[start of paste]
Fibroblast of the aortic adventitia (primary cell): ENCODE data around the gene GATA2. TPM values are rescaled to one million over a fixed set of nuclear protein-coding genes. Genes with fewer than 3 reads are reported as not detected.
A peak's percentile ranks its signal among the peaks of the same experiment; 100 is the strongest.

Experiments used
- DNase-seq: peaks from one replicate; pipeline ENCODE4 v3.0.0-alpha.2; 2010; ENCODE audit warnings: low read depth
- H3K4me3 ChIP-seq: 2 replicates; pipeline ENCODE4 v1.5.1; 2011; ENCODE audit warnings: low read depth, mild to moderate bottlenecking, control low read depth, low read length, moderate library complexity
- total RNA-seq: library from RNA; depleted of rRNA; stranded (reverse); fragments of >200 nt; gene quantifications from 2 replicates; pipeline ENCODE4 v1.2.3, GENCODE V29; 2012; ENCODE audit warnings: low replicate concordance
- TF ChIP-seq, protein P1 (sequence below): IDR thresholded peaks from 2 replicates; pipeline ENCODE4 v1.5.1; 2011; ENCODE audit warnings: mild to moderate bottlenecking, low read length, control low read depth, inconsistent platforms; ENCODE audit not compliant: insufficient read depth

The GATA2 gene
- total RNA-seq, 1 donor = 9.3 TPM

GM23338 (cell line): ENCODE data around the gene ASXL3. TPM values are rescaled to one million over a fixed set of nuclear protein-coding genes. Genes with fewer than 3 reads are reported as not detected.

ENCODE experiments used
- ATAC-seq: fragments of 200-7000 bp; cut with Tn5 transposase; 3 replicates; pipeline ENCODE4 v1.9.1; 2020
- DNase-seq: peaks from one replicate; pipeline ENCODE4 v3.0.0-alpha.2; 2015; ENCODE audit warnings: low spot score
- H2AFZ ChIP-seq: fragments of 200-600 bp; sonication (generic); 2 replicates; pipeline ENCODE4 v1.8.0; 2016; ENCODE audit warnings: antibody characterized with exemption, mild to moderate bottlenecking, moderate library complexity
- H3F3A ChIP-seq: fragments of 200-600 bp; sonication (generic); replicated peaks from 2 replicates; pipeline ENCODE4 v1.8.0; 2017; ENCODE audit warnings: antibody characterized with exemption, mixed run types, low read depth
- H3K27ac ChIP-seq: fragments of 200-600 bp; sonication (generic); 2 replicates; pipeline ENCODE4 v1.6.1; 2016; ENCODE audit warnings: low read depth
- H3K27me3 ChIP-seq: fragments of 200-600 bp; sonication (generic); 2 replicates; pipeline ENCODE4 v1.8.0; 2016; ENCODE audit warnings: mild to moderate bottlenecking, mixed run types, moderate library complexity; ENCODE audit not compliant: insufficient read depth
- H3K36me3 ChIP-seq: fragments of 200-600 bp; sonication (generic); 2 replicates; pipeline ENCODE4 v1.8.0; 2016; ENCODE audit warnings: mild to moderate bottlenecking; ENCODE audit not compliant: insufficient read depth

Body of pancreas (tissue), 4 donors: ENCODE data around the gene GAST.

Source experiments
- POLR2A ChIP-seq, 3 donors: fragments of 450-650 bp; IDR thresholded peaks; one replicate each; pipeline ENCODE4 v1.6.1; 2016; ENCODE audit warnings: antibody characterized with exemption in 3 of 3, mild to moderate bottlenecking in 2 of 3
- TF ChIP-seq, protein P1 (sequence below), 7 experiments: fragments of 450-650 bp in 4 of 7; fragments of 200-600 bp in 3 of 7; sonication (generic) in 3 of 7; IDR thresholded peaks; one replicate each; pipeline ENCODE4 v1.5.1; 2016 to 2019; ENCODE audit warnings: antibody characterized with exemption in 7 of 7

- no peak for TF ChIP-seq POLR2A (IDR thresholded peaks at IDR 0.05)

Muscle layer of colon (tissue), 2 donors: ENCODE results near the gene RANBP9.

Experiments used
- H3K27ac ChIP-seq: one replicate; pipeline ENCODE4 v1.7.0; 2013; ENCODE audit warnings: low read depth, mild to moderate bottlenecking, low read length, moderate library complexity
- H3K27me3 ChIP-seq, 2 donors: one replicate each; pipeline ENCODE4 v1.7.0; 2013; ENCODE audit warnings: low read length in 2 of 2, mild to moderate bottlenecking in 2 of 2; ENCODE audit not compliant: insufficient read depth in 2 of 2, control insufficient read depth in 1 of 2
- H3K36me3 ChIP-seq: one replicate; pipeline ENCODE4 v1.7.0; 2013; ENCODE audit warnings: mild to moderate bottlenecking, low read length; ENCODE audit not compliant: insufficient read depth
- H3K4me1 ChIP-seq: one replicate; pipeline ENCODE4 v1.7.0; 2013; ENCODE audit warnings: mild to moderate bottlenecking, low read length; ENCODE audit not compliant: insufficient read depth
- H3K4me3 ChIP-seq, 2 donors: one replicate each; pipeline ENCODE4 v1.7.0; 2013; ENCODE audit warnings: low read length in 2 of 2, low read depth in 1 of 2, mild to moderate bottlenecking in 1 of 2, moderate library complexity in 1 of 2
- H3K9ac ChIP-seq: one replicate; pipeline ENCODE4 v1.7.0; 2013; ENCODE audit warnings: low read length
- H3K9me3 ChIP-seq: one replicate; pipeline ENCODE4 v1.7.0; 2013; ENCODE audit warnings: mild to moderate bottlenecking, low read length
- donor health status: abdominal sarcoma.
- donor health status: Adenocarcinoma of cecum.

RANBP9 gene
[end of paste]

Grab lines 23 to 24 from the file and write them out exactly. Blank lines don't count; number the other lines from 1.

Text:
- no peak for TF ChIP-seq POLR2A (IDR thresholded peaks at IDR 0.05)

Muscle layer of colon (tissue), 2 donors: ENCODE results near the gene RANBP9.